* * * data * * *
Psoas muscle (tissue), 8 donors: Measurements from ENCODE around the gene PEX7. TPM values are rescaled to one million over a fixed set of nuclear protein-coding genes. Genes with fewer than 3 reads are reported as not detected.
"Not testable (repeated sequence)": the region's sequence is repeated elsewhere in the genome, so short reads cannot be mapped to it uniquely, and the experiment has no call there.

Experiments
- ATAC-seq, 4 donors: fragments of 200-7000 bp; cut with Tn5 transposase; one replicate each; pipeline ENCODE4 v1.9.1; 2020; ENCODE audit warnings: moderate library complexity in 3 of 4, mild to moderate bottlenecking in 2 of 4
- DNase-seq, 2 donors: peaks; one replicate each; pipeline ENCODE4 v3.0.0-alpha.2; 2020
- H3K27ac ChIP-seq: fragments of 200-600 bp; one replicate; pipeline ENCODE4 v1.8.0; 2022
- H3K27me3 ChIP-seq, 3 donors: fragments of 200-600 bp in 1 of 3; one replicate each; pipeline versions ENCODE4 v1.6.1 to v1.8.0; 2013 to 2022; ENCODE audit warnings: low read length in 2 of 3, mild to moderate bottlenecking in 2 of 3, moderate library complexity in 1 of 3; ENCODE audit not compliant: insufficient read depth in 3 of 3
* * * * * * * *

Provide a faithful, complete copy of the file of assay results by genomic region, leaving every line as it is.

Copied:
Psoas muscle (tissue), 8 donors: Measurements from ENCODE around the gene PEX7. TPM values are rescaled to one million over a fixed set of nuclear protein-coding genes. Genes with fewer than 3 reads are reported as not detected.
"Not testable (repeated sequence)": the region's sequence is repeated elsewhere in the genome, so short reads cannot be mapped to it uniquely, and the experiment has no call there.

Experiments
- ATAC-seq, 4 donors: fragments of 200-7000 bp; cut with Tn5 transposase; one replicate each; pipeline ENCODE4 v1.9.1; 2020; ENCODE audit warnings: moderate library complexity in 3 of 4, mild to moderate bottlenecking in 2 of 4
- DNase-seq, 2 donors: peaks; one replicate each; pipeline ENCODE4 v3.0.0-alpha.2; 2020
- H3K27ac ChIP-seq: fragments of 200-600 bp; one replicate; pipeline ENCODE4 v1.8.0; 2022
- H3K27me3 ChIP-seq, 3 donors: fragments of 200-600 bp in 1 of 3; one replicate each; pipeline versions ENCODE4 v1.6.1 to v1.8.0; 2013 to 2022; ENCODE audit warnings: low read length in 2 of 3, mild to moderate bottlenecking in 2 of 3, moderate library complexity in 1 of 3; ENCODE audit not compliant: insufficient read depth in 3 of 3